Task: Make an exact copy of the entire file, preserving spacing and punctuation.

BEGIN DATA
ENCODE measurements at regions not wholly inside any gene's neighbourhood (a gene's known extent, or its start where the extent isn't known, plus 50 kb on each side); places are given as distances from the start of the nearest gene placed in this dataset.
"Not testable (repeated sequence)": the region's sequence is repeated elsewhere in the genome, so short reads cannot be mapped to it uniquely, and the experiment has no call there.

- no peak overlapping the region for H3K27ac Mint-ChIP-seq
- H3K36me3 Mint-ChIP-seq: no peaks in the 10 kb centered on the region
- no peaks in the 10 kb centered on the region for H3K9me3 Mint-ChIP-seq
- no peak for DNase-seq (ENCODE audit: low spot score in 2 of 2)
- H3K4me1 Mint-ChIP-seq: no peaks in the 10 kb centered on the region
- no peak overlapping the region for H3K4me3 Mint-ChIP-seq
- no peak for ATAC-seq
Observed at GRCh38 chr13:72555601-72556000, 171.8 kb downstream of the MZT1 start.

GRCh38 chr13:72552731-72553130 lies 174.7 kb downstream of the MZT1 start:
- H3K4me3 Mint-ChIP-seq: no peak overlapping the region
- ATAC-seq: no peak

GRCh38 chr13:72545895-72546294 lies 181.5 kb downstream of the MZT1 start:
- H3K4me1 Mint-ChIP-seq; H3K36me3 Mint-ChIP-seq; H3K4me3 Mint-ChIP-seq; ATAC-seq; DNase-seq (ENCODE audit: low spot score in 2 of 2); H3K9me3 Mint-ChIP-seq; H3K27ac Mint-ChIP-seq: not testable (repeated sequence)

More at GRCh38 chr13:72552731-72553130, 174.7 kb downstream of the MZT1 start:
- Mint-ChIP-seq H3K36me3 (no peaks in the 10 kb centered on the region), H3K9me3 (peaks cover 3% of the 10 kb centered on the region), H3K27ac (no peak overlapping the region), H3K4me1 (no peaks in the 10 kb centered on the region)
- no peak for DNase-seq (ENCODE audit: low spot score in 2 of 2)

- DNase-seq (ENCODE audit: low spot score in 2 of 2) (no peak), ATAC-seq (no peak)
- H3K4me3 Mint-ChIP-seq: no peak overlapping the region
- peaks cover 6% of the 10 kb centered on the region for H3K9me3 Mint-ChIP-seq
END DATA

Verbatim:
ENCODE measurements at regions not wholly inside any gene's neighbourhood (a gene's known extent, or its start where the extent isn't known, plus 50 kb on each side); places are given as distances from the start of the nearest gene placed in this dataset.
"Not testable (repeated sequence)": the region's sequence is repeated elsewhere in the genome, so short reads cannot be mapped to it uniquely, and the experiment has no call there.

- no peak overlapping the region for H3K27ac Mint-ChIP-seq
- H3K36me3 Mint-ChIP-seq: no peaks in the 10 kb centered on the region
- no peaks in the 10 kb centered on the region for H3K9me3 Mint-ChIP-seq
- no peak for DNase-seq (ENCODE audit: low spot score in 2 of 2)
- H3K4me1 Mint-ChIP-seq: no peaks in the 10 kb centered on the region
- no peak overlapping the region for H3K4me3 Mint-ChIP-seq
- no peak for ATAC-seq
Observed at GRCh38 chr13:72555601-72556000, 171.8 kb downstream of the MZT1 start.

GRCh38 chr13:72552731-72553130 lies 174.7 kb downstream of the MZT1 start:
- H3K4me3 Mint-ChIP-seq: no peak overlapping the region
- ATAC-seq: no peak

GRCh38 chr13:72545895-72546294 lies 181.5 kb downstream of the MZT1 start:
- H3K4me1 Mint-ChIP-seq; H3K36me3 Mint-ChIP-seq; H3K4me3 Mint-ChIP-seq; ATAC-seq; DNase-seq (ENCODE audit: low spot score in 2 of 2); H3K9me3 Mint-ChIP-seq; H3K27ac Mint-ChIP-seq: not testable (repeated sequence)

More at GRCh38 chr13:72552731-72553130, 174.7 kb downstream of the MZT1 start:
- Mint-ChIP-seq H3K36me3 (no peaks in the 10 kb centered on the region), H3K9me3 (peaks cover 3% of the 10 kb centered on the region), H3K27ac (no peak overlapping the region), H3K4me1 (no peaks in the 10 kb centered on the region)
- no peak for DNase-seq (ENCODE audit: low spot score in 2 of 2)

- DNase-seq (ENCODE audit: low spot score in 2 of 2) (no peak), ATAC-seq (no peak)
- H3K4me3 Mint-ChIP-seq: no peak overlapping the region
- peaks cover 6% of the 10 kb centered on the region for H3K9me3 Mint-ChIP-seq